Individuals and Societies  : History

blueline

Internal Assessment

by Levi on Fri Aug 06, 2004 6:38 am

This is designed as a basic introduction to the Internal Assessment - feel free to add further advice, or ask questions. My basic guidelines are as follows:

1. Topic. Your topic is less important for history than in is, say, in English. Often it is best to start with a very general idea, then narrow this down to a precise topic. Also, be ready to change title if this seems sensible. I went from studying how Tito broke ties with Stalin in 1948, to an investigation of why this happened, as it seemed to be both a more engaging topic, and a more easy one to tackle given the literature which I had available. Some people like to work on a topic related to their examined material, thus gaining a greater insight into the field. This has much to commend it, but it is not the only profitable approach. I was sick to death of studying Hitler, Stalin, Mussolini etc. by the begining of my second year, so I decided to look at Tito as a break from the norm. As it happened I got really into my research and probably did a better essay because of this. Basically do whatever you think you can write best on, and will have the most fun writing on (if these two are different try to find a compromise).

2. Research. Research is the most important part of the essay. The best way to impress an examiner is to show a deep knowledge of your subject, and the historiography behind it. Look at a combination of books and articles if possible, and do plenty of reading before even placing pen to paper. Once you have read around the topic and decided exactly what you want to write on, then begin drafting.

3. Structure. Follow the structure as set out in the criteria slavishly. You need to jump through the hoops set out in the criteria - organising your essay this way is the best manner to ensure that you cover all criteria, and it is also the best way to showcase how comprehensively you have followed said criteria to the examiner.

Levi

Location: Cambridge


by Guest on Thu Sep 09, 2004 1:22 am

I also think that it is good to use at least 1-2 primary sources. They can be vry easily evaluated and give a lot of information

Guest


by Levi on Sun Sep 12, 2004 2:03 pm

Anonymous wrote:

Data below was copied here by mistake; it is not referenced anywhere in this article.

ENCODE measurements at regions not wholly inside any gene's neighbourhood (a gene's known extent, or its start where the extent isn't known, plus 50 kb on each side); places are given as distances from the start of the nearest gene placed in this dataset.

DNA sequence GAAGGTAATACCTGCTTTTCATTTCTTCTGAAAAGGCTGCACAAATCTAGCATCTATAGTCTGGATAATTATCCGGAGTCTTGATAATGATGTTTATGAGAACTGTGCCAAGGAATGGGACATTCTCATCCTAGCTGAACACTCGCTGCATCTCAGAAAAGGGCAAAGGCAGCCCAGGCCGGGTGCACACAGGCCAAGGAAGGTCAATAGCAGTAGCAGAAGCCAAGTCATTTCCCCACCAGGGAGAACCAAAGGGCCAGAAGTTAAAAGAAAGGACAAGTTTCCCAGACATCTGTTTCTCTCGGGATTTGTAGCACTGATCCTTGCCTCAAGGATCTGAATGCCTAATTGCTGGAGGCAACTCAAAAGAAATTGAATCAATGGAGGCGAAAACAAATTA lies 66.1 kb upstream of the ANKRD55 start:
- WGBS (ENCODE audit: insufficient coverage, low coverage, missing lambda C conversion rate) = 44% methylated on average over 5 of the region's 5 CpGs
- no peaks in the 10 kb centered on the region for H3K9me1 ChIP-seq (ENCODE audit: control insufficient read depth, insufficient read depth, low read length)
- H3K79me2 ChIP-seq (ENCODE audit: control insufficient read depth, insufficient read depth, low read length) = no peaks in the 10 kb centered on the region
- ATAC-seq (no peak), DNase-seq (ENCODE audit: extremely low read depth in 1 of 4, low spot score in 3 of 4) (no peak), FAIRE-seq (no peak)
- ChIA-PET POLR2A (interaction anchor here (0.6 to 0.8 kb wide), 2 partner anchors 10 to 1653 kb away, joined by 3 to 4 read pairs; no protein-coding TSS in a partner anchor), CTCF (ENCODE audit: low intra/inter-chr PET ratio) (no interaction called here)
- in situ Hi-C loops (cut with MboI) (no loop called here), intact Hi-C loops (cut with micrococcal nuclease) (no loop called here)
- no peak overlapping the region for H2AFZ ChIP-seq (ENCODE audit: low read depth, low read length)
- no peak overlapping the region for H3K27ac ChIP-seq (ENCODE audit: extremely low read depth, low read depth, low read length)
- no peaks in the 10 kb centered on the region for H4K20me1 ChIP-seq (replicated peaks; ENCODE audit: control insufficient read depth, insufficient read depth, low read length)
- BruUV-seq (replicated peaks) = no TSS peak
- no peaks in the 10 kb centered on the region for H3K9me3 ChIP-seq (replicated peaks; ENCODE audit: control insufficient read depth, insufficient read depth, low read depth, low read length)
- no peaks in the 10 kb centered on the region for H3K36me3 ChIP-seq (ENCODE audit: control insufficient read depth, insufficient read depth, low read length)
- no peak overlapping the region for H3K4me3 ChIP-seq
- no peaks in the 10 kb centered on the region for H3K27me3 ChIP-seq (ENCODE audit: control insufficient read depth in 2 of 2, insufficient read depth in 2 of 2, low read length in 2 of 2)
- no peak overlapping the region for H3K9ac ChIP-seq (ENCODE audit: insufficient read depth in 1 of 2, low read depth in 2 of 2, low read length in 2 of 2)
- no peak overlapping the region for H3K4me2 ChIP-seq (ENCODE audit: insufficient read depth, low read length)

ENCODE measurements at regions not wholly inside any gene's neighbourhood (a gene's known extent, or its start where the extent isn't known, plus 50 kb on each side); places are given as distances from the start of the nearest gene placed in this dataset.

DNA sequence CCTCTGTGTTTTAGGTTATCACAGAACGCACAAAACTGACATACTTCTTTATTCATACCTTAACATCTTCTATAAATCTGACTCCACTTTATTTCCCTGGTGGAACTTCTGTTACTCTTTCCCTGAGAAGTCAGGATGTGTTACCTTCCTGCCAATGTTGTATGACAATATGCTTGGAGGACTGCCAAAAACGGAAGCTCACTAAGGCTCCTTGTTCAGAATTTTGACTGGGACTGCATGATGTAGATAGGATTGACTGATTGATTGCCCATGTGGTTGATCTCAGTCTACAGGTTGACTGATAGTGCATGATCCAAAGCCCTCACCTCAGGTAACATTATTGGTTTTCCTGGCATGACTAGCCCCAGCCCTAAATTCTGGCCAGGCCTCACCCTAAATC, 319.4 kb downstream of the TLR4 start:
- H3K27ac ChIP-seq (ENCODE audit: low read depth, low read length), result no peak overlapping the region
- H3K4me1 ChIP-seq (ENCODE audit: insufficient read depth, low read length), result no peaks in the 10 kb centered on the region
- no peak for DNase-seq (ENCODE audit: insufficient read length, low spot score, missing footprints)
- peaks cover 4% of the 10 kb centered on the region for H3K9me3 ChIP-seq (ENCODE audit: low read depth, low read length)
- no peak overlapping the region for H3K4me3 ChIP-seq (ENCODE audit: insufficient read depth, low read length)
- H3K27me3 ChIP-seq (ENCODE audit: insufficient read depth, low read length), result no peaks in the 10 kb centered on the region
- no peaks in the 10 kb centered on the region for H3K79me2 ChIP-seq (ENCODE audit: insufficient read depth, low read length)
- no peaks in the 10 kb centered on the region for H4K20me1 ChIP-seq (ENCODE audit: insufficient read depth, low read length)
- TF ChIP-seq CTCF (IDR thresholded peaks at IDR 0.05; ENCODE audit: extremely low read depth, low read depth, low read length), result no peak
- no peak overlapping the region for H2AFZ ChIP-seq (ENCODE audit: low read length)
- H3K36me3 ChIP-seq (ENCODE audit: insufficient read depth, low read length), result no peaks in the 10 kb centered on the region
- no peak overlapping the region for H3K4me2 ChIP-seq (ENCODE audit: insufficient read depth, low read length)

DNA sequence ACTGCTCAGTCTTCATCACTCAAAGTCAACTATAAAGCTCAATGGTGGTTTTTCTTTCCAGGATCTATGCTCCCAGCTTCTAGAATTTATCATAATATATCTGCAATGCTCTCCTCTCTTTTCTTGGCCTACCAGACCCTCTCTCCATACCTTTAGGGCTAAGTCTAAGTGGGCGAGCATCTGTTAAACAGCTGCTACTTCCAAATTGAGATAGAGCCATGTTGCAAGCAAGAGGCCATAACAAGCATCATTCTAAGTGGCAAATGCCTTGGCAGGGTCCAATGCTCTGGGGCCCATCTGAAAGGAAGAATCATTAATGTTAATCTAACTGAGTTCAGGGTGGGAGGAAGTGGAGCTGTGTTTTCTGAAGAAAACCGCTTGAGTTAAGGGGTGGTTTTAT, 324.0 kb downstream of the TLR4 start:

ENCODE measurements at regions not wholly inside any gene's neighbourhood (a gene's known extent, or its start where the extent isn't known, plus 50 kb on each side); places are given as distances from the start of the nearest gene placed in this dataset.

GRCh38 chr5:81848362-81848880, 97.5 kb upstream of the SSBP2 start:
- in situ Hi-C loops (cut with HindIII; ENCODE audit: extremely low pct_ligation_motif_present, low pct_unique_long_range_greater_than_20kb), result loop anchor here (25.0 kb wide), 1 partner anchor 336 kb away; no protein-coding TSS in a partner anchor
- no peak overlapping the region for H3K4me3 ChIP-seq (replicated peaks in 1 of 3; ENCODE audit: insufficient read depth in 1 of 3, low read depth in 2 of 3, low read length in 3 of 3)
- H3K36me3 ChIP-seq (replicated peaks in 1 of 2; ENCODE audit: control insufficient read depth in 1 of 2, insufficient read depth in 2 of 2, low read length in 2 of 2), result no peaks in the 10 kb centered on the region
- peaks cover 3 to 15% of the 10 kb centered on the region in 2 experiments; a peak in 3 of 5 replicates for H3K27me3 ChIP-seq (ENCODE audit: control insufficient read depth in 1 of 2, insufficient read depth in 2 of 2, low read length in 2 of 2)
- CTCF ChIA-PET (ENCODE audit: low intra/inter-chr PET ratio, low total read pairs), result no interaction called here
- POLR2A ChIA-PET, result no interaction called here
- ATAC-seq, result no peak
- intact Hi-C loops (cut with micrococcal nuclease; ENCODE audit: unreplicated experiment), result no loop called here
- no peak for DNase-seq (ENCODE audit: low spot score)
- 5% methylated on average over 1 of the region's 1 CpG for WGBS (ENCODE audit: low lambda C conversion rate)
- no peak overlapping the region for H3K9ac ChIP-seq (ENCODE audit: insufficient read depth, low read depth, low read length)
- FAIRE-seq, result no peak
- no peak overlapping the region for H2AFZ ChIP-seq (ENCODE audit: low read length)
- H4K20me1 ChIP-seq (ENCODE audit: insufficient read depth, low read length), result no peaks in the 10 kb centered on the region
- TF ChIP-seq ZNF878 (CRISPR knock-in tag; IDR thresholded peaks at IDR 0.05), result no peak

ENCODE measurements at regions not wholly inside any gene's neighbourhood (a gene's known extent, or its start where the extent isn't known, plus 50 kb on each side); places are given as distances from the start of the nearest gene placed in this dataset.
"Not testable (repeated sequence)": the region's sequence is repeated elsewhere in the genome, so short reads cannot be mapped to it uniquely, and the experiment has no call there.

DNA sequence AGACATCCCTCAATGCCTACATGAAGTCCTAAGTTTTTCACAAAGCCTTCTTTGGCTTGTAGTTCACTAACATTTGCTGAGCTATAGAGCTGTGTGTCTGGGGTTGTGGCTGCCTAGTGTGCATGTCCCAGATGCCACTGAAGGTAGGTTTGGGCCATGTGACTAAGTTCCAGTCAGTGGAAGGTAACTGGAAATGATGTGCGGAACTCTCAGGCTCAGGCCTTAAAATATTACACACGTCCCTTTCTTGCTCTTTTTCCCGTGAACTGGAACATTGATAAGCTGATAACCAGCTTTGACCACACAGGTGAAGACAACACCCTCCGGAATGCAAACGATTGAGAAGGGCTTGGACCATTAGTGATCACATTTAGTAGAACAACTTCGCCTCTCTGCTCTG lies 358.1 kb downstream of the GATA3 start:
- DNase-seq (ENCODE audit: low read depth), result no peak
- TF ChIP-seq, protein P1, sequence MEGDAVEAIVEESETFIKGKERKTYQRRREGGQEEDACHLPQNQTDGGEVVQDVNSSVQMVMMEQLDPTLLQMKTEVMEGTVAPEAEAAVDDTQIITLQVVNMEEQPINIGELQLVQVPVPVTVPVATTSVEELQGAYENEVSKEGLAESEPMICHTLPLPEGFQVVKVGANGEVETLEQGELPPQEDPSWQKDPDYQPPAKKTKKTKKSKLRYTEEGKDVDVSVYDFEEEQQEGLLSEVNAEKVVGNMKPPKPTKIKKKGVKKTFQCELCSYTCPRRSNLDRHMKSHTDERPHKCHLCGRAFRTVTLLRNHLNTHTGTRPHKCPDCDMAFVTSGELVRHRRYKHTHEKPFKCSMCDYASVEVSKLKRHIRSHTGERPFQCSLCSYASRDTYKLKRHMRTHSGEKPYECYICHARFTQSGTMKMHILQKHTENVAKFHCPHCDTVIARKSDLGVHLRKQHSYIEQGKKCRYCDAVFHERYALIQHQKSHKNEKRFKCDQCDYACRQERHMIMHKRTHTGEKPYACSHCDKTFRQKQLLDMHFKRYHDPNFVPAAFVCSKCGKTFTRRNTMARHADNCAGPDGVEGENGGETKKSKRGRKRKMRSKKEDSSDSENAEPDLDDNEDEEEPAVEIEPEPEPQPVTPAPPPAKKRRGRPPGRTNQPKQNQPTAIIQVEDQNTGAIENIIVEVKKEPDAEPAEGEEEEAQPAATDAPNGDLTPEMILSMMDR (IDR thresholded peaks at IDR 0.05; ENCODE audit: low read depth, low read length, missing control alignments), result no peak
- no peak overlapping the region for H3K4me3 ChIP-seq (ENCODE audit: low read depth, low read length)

I also think that it is good to use at least 1-2 primary sources. They can be vry easily evaluated and give a lot of information

True, but this is not required. I didn't use any primary sources - just referenced a few through the secondary literature.

Levi

Location: Cambridge


by guest in trouble on Mon Jun 13, 2005 11:45 pm

i cannot stay under the limit no matter what i do !!! i am still 82 damn words over the limit!!!

they gave us exemplars (this was in some special teacher's guide) and i was so desperate i did an estimated word count and the exemplar was over the limit!!! it was a fake word count and they got 20/20!! what the hell am i supposed to do !!

please help !!

OK, i have omitted the following from the count in my desperation:

what more can i do ???

will i lose marks for having 2082 words??!!!

please respond soon!!! like in 2 days !!!

guest in trouble


by marie on Tue Jun 14, 2005 9:46 pm

guest in trouble wrote:

i cannot stay under the limit no matter what i do !!! i am still 82 damn words over the limit!!!

they gave us exemplars (this was in some special teacher's guide) and i was so desperate i did an estimated word count and the exemplar was over the limit!!! it was a fake word count and they got 20/20!! what the hell am i supposed to do !! please help !!

OK, i have omitted the following from the count in my desperation:

My harvard references My titles in section C, the names of my two sources in section A, the question

what more can i do ???

will i lose marks for having 2082 words??!!!

please respond soon!!! like in 2 days !!!

DON'T PANIC!!!!

I think you're allowed up to 100 words under or over the word limit!

And in the future, even if you do FUDGE IT - they never, ever know unless you're like 2500 words or 1500 etc.

marie

Location: Cambridge, UK

blueline

Introduction to IB History

by Levi on Fri Aug 06, 2004 5:49 am